Learning Python

diablo911diablo911 nonePosts: 36Member ■■■□□□□□□□
Just a quick question, im running through the basics concepts of Python through w3schools, but aside from that, does anyone have any good ideas on what types of programs i should know how to write in regards to networking. When i went through C++, aside from learning the concepts i stopped at shallow copy which is the second class in it and is all that was required of me, my instructor seemed to throw brutal ideas on what types of programs we should write, all of them i know increases my knowledge but non related specifically to networking. So any ideas would be greatly appreciated. Nothing crazy, im still a newb. 

Comments

  • SpiegelSpiegel Taco Tuesday FLPosts: 298Member ■■■■□□□□□□
    You should check out David Bombal. He has courses on Udemy regarding Net DevOps for Cisco on Python for network automation and programming. 
    Degree: WGU B.S. Network Operations and Security [In-Progress]
    Current Certs: A+ | N+ | S+ | MTA: OSF | CIW: SDA | ITIL: F | CCENT | CCNA R&S
    Currently Working On: CCDA


    2019 Goals: CCENT [X], CCNA R&S [X], CCDA [ ]
    Future Certs: LPI Linux Essentials | Project+| Cloud Essentials + | CCSP | CCNP Enterprise | CCNP Security | MDAA
  • Skyliinez92Skyliinez92 Level 99 Wizard Posts: 845Mod Mod
    This tutorial by Mosh is probably one of the best free Python training videos out at the moment.
    Train people well enough so they can leave, treat them well enough so they don't want to. - Richard Branson
  • InfoSec_ScottInfoSec_Scott Sec+ Posts: 5Mod Mod
    edited August 1
    There is no "Type" that you should write. If you are learning python just pick something that will be fun or useful to you. I wouldn't even worry about it being network related (Unless you want). It will be much easier to learn the concepts of python and programming doing something fun. The skill you learn will be transferable to any networking project you take on later. 

    This book may spark some ideas https://www.amazon.com/Violent-Python-Cookbook-Penetration-Engineers/dp/1597499579

    I really enjoyed the courses I took through Corsera as well. They have multi-course specializations that are similar to what you might learn in Undergrad. 
  • yoba222yoba222 Posts: 1,068Member ■■■■■■■■□□
    edited August 3
    1) Something fun
    2) Something not overwhelmingly complex
    3) Something project-based, that has an end to it.

    Earlier in the year was doing an online course that taught a Python GUI by making a card game. I don't care about card games. I was bored out of my mind and didn't finish it.
    I tried doing a Udemy course that taught how to get a Raspberry Pi camera to detect motion and shapes and machine learn from the shapes. While it was super interesting, it was too complicated and I couldn't deviate from the course code at all without getting lost. I didn't finish it.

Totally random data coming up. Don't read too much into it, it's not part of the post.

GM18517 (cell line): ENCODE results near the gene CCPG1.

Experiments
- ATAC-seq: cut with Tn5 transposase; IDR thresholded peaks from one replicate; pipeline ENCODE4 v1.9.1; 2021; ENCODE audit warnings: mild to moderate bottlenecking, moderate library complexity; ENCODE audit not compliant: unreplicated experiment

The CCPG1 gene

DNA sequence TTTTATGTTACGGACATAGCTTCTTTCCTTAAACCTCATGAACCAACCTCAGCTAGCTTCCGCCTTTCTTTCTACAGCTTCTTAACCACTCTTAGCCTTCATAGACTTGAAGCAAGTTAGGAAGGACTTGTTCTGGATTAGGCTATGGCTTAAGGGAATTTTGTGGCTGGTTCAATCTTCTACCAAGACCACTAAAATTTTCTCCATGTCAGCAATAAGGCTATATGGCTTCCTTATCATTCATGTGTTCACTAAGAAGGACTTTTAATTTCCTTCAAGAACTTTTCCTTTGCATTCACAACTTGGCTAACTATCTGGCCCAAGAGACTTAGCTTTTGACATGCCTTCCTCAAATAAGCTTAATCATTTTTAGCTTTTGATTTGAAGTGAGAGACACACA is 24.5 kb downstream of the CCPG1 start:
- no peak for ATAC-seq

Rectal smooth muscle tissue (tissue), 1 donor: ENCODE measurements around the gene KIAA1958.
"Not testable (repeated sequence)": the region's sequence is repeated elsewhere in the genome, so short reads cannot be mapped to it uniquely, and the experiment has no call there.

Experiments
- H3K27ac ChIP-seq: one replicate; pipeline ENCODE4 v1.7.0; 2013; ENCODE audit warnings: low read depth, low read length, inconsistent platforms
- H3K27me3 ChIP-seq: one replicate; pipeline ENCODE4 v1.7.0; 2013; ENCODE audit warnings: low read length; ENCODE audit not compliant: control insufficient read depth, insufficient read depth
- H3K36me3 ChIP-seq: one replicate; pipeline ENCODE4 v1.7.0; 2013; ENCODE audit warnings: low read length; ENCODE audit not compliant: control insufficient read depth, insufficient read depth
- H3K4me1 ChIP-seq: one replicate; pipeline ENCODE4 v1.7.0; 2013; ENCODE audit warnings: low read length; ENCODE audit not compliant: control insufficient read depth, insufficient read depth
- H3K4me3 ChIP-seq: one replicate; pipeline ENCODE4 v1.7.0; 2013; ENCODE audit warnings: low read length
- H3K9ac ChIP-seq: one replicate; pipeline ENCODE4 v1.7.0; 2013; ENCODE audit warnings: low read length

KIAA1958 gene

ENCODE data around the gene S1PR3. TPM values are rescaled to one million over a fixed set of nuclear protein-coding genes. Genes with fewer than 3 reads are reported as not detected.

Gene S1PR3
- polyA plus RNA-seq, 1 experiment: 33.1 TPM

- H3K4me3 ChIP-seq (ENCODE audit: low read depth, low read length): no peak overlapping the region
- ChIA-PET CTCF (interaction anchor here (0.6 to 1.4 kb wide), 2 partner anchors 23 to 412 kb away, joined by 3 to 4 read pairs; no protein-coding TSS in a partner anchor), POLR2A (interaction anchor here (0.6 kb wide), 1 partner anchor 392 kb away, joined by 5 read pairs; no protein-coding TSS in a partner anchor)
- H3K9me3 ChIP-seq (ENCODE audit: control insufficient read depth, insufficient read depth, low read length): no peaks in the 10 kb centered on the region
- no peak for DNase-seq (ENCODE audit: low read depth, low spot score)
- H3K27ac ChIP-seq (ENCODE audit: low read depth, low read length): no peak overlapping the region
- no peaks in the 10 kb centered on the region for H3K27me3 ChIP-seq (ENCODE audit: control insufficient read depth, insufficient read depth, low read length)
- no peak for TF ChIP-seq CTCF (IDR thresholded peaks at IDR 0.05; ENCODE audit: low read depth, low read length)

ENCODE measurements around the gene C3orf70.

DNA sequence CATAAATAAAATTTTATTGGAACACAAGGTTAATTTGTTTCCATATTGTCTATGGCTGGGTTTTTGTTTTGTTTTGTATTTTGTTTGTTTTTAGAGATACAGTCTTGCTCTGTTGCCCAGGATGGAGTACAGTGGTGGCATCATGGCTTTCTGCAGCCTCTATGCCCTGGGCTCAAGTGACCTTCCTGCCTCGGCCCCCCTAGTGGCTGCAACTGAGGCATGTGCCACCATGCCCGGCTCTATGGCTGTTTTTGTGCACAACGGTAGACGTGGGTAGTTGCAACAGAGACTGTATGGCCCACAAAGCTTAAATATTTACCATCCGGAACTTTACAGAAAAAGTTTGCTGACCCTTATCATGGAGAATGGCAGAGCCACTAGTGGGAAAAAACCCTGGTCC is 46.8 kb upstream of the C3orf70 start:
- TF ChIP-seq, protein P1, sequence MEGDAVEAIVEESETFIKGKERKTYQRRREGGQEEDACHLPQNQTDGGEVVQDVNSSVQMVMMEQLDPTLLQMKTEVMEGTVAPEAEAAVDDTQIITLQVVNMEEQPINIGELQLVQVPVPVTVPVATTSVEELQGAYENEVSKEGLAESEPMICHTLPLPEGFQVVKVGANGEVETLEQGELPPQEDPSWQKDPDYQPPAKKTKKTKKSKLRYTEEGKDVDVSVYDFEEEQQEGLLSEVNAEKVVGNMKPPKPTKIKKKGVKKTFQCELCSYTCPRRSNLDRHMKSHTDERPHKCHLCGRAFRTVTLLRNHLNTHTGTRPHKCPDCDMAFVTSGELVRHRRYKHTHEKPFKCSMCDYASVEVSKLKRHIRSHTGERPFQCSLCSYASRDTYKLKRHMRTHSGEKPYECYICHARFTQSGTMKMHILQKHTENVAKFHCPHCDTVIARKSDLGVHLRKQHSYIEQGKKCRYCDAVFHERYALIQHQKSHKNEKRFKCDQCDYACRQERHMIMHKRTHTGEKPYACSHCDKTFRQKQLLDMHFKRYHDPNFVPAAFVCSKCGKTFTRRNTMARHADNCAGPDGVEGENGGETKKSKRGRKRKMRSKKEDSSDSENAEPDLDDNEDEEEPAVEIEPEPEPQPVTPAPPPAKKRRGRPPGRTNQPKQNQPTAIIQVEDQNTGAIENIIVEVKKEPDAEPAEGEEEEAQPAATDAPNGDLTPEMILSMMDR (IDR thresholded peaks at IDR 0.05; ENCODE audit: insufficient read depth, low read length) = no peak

Then I tried reading Automate the boring stuff with Python and trudged through many chapters, but this was sort of like just reading Wikipedia articles non-stop. Or maybe trying to read a dictionary to learn the meaning of 300 words. I didn't have a goal in particular and I didn't finish it.

    I'm doing a course now that teaches how to MITM and sniff traffic in a Virtual network using Python and ARP spoofing. I'm having a blast going through the course. No doubt in my mind I'll finish the course.

    All this said, I'd do one course that walks through some kind of project-based thing in Python; whatever catches your interest the most--maybe not even networking related.

    What it really boils down to is Python is the duct tape that gets something your team happens to need accomplished, done. You won't really know what needs doing until that moment, and the reason why it needs doing is probably because of some time crunch where automating it is the only sane approach. Guess I'm suggesting less of writing super elaborate Python "networking" programs now and more about training drills to keep your scripting sharp. But drills are boring. And scripting just to script is also boring, hence a project approach where you build something and move on. Make it fun and you'll succeed and want to keep learning more.
    2017: GCIH | LFCS
    2018: CySA+ | PenTest+ |CCNA CyberOps
    2019: VHL 20 boxes
    2020: OSCP eCPPT OSCP eCPPT (a bit undecided)
  • Info_Sec_WannabeInfo_Sec_Wannabe Senior Member Posts: 386Member ■■■□□□□□□□
    edited August 5
    I'm not sure how networking-related this may be but have you looked at https://www.codingame.com/start? TMK, Python is one of the languages you can use.
    Three year plan: (2018) CISSP [X] and eJPT [ ]; (2019) eCPPT [ ]; (2020) OSCP [ ]
  • MrNetTekMrNetTek 41 certificate exams, 51 training certificates, and a bachelor's and master’s degree. Posts: 98Member ■■■■□□□□□□
    edited November 25
    Perhaps you can get some ideas from here: http://eddiejackson.net/wp/?page_id=21214, my python page.

    -MrNetTek at your service-
  • MagmadragoonMagmadragoon Posts: 172Member ■■■□□□□□□□
    Try doing simple projects like creating a LAMP stack or start writing scripts that install the programs you want on a server. Your skills will greatly improve while giving you some trial and error.
Sign In or Register to comment.